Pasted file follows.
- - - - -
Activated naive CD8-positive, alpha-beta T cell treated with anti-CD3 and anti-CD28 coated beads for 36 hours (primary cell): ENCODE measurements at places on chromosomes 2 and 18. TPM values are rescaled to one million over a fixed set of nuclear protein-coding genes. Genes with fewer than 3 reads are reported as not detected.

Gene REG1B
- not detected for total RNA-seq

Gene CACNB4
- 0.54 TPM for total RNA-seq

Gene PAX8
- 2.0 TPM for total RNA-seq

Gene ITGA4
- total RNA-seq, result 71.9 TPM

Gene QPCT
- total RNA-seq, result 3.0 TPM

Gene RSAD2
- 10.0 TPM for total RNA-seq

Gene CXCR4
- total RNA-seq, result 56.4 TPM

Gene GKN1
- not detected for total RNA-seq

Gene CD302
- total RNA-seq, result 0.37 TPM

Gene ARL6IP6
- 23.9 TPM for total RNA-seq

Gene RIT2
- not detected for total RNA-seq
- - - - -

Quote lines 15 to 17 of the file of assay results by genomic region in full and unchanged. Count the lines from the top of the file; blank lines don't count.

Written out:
- total RNA-seq, result 56.4 TPM

Gene GKN1
- not detected for total RNA-seq